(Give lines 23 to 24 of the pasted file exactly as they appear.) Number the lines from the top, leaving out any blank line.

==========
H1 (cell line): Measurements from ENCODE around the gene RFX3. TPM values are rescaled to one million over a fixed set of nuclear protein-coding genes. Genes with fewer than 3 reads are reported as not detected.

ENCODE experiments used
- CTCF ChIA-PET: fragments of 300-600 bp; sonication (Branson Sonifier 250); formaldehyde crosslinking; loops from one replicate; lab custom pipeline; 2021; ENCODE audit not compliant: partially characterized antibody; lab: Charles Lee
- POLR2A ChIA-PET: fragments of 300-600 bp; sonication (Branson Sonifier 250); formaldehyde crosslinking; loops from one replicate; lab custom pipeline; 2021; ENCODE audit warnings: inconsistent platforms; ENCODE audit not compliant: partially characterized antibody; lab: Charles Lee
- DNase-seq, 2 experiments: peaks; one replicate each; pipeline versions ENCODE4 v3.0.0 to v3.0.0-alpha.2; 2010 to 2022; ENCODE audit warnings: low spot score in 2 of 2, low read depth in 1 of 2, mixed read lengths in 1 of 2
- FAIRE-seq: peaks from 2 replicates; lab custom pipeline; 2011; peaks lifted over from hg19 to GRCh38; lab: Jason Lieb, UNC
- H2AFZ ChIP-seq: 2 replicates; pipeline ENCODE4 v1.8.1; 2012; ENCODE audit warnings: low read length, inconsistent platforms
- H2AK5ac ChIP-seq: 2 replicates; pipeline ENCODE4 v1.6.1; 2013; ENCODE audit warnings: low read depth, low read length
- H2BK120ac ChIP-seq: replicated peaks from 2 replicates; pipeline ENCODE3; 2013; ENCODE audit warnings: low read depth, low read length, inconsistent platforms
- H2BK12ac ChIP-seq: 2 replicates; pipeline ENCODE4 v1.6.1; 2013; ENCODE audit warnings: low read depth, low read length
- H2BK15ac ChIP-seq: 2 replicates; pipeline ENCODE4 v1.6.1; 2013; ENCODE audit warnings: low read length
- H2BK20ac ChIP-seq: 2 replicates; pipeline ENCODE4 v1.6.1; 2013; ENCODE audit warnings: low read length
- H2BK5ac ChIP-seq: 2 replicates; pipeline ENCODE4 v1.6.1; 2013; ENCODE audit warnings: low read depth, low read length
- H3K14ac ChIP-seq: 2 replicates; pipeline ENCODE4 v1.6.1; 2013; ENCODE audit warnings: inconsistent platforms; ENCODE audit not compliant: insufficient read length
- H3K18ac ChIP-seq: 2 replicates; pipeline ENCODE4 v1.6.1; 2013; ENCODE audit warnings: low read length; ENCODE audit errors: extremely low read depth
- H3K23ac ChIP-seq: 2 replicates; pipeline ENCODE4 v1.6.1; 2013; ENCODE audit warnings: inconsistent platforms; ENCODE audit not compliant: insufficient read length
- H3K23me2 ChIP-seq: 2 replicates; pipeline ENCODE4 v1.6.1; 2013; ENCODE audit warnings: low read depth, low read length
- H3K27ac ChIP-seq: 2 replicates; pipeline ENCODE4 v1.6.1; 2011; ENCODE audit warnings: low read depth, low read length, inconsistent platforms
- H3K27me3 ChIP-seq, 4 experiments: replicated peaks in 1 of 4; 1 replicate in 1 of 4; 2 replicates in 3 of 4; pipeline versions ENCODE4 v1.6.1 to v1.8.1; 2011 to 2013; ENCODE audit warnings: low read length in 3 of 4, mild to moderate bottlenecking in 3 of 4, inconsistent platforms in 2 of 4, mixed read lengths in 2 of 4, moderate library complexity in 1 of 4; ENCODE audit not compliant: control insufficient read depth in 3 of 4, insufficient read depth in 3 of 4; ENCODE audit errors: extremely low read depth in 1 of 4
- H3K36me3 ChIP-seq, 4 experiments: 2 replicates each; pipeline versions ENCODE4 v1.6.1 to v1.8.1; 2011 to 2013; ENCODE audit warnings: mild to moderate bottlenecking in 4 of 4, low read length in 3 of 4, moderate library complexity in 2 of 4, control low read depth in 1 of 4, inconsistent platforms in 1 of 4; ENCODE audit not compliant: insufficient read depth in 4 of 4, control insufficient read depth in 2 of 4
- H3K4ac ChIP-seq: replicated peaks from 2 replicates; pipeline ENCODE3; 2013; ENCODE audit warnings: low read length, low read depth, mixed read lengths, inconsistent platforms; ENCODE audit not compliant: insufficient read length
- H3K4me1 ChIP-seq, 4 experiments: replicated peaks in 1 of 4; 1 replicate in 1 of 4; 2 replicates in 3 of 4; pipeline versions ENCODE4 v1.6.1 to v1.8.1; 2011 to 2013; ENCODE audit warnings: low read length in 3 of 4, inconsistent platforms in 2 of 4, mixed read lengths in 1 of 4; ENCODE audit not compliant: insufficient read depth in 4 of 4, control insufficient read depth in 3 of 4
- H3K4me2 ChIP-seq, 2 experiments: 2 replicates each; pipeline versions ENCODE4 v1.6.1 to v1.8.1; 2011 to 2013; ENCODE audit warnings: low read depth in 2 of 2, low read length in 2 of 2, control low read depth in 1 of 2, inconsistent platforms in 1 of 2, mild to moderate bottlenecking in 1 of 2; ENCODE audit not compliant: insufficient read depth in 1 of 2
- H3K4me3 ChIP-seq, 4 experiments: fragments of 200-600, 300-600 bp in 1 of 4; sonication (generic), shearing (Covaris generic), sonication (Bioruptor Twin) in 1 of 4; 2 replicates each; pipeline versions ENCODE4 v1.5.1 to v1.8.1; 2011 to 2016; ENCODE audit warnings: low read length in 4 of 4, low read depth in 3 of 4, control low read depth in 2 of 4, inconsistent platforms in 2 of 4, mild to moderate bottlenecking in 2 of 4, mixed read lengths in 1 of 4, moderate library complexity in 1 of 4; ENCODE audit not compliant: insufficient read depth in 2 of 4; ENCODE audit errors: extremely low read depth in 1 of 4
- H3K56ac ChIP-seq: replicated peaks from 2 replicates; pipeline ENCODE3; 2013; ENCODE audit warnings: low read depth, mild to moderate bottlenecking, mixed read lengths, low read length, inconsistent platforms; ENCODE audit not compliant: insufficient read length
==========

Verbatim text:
- H3K4me2 ChIP-seq, 2 experiments: 2 replicates each; pipeline versions ENCODE4 v1.6.1 to v1.8.1; 2011 to 2013; ENCODE audit warnings: low read depth in 2 of 2, low read length in 2 of 2, control low read depth in 1 of 2, inconsistent platforms in 1 of 2, mild to moderate bottlenecking in 1 of 2; ENCODE audit not compliant: insufficient read depth in 1 of 2
- H3K4me3 ChIP-seq, 4 experiments: fragments of 200-600, 300-600 bp in 1 of 4; sonication (generic), shearing (Covaris generic), sonication (Bioruptor Twin) in 1 of 4; 2 replicates each; pipeline versions ENCODE4 v1.5.1 to v1.8.1; 2011 to 2016; ENCODE audit warnings: low read length in 4 of 4, low read depth in 3 of 4, control low read depth in 2 of 4, inconsistent platforms in 2 of 4, mild to moderate bottlenecking in 2 of 4, mixed read lengths in 1 of 4, moderate library complexity in 1 of 4; ENCODE audit not compliant: insufficient read depth in 2 of 4; ENCODE audit errors: extremely low read depth in 1 of 4